While I keep poking around Django, I have yet to do much other than from simple stuff with it. That said, it’s definitely starting to gain some ground, particularly in the media space. Locally in Colorado, both the Boulder Daily Camera and the Steamboat Pilot have converted their sites to using Django, and recently one of the lead developers, Jacob Kaplan-Moss, flew to Colorado to work with a local group of Pythonistas over a weekend to add Oracle support before Django hits 1.0.
Subsequently, they have started work on the Django book slated to print next year, and it’s much like the online editing format which the Subversion book is under. I really like the community driven aspect of the book and will probably pick-up a copy once it’s released.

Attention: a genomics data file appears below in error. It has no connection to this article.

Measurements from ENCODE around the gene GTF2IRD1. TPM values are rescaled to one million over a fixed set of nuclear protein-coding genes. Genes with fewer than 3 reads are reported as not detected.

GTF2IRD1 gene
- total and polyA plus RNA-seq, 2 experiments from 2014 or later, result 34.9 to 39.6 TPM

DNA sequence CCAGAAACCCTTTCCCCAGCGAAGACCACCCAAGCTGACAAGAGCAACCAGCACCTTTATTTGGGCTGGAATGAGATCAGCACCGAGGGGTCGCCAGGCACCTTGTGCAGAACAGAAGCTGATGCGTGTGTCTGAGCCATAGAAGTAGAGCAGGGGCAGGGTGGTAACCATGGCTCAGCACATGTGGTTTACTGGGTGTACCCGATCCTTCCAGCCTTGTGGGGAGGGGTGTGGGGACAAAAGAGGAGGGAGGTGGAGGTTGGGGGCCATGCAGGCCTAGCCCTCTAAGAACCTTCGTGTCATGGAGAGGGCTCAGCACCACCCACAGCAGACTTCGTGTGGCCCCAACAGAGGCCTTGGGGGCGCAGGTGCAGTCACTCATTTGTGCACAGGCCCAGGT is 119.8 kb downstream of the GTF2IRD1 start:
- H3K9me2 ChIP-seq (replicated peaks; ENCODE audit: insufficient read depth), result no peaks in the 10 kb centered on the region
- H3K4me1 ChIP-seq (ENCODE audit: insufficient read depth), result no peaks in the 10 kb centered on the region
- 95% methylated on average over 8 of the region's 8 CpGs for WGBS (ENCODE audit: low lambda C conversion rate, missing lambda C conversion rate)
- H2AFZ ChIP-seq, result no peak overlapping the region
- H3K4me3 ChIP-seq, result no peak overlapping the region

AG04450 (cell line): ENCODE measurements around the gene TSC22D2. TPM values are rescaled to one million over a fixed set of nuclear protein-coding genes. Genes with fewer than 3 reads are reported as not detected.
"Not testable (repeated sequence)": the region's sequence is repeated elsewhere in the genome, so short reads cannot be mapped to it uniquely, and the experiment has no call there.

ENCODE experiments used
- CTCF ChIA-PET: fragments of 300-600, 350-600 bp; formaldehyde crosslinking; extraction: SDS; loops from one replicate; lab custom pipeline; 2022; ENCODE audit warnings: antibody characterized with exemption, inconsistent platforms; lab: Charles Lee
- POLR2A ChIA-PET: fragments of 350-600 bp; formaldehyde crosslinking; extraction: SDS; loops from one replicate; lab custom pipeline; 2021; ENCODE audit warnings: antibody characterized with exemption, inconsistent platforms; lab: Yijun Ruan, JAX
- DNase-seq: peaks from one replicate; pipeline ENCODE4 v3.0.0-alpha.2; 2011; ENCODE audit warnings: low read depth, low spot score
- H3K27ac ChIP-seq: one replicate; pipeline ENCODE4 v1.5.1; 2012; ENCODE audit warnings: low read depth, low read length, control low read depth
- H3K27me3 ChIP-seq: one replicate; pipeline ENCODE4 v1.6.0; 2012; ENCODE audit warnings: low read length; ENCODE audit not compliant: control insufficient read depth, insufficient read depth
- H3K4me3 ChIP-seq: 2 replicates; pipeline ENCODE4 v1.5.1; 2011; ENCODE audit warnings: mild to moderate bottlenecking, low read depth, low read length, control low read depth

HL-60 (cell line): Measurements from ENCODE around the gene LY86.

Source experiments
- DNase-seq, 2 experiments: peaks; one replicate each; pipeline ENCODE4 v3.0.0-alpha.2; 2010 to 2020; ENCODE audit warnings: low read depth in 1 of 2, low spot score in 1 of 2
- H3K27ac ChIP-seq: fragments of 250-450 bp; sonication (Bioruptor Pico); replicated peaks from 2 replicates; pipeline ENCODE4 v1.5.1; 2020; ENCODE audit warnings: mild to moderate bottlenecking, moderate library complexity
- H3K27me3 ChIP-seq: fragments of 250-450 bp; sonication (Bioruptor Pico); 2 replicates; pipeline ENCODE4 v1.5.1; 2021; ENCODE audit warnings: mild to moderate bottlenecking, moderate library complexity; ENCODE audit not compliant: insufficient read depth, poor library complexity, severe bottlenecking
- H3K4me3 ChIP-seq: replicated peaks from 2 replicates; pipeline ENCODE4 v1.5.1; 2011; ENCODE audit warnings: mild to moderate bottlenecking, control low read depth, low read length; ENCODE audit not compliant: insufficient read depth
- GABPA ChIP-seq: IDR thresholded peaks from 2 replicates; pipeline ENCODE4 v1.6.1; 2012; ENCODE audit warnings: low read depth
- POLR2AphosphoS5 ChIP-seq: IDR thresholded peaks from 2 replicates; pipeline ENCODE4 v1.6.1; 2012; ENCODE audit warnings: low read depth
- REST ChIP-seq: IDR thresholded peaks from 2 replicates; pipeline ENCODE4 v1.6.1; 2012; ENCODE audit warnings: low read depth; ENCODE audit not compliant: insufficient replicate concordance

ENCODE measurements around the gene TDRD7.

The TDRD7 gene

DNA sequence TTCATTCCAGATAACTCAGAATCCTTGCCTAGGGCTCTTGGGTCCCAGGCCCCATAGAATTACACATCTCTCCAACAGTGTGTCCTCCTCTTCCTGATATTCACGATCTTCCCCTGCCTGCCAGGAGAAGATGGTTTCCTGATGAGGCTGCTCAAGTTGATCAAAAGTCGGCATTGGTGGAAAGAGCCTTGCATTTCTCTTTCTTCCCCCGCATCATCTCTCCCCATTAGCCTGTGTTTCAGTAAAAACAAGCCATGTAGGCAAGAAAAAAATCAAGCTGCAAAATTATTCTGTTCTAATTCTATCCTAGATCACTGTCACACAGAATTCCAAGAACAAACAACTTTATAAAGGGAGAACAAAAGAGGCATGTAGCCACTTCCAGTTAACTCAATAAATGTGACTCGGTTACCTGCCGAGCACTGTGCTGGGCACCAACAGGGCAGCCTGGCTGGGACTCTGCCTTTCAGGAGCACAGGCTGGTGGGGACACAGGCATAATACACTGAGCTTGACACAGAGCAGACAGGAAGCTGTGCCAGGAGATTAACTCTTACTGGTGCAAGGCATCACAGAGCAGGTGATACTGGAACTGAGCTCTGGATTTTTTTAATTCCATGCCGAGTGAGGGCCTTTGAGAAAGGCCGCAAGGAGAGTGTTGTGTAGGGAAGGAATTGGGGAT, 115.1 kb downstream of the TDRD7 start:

While it seems that Ruby On Rails seems to get most of the buzz these days (especially those silly arguments how the /framework/ Ruby on Rails is going to replace the Java /language/), I think Django is doing a bit better in the commercial space, particularly in publishing. And by commercial I mean established companies, not “hey look how cool and web 2.0 we are” sorts of startups. Not that there is anything wrong with that as I prefer to work in startups actually, I just thought I’d make the distinction.